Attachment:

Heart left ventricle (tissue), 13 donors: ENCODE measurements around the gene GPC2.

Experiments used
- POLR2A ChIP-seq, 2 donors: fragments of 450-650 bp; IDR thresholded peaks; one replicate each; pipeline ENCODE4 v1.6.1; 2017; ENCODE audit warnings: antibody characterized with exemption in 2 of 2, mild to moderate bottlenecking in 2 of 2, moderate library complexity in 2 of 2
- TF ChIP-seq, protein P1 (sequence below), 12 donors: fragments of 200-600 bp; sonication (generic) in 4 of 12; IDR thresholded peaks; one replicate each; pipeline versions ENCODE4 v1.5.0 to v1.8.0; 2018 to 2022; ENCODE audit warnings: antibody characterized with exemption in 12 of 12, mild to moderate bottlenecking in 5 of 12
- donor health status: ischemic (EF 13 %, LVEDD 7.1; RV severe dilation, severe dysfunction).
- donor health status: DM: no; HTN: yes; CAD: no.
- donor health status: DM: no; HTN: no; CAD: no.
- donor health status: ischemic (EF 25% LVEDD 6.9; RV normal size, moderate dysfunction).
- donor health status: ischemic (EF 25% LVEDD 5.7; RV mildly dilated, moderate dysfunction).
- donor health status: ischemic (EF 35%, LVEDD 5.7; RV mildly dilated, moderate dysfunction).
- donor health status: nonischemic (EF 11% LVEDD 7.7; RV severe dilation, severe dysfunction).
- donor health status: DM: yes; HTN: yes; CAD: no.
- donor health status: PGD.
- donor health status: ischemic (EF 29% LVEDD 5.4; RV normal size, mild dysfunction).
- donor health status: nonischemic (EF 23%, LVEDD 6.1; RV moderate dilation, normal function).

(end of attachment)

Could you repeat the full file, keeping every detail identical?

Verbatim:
Heart left ventricle (tissue), 13 donors: ENCODE measurements around the gene GPC2.

Experiments used
- POLR2A ChIP-seq, 2 donors: fragments of 450-650 bp; IDR thresholded peaks; one replicate each; pipeline ENCODE4 v1.6.1; 2017; ENCODE audit warnings: antibody characterized with exemption in 2 of 2, mild to moderate bottlenecking in 2 of 2, moderate library complexity in 2 of 2
- TF ChIP-seq, protein P1 (sequence below), 12 donors: fragments of 200-600 bp; sonication (generic) in 4 of 12; IDR thresholded peaks; one replicate each; pipeline versions ENCODE4 v1.5.0 to v1.8.0; 2018 to 2022; ENCODE audit warnings: antibody characterized with exemption in 12 of 12, mild to moderate bottlenecking in 5 of 12
- donor health status: ischemic (EF 13 %, LVEDD 7.1; RV severe dilation, severe dysfunction).
- donor health status: DM: no; HTN: yes; CAD: no.
- donor health status: DM: no; HTN: no; CAD: no.
- donor health status: ischemic (EF 25% LVEDD 6.9; RV normal size, moderate dysfunction).
- donor health status: ischemic (EF 25% LVEDD 5.7; RV mildly dilated, moderate dysfunction).
- donor health status: ischemic (EF 35%, LVEDD 5.7; RV mildly dilated, moderate dysfunction).
- donor health status: nonischemic (EF 11% LVEDD 7.7; RV severe dilation, severe dysfunction).
- donor health status: DM: yes; HTN: yes; CAD: no.
- donor health status: PGD.
- donor health status: ischemic (EF 29% LVEDD 5.4; RV normal size, mild dysfunction).
- donor health status: nonischemic (EF 23%, LVEDD 6.1; RV moderate dilation, normal function).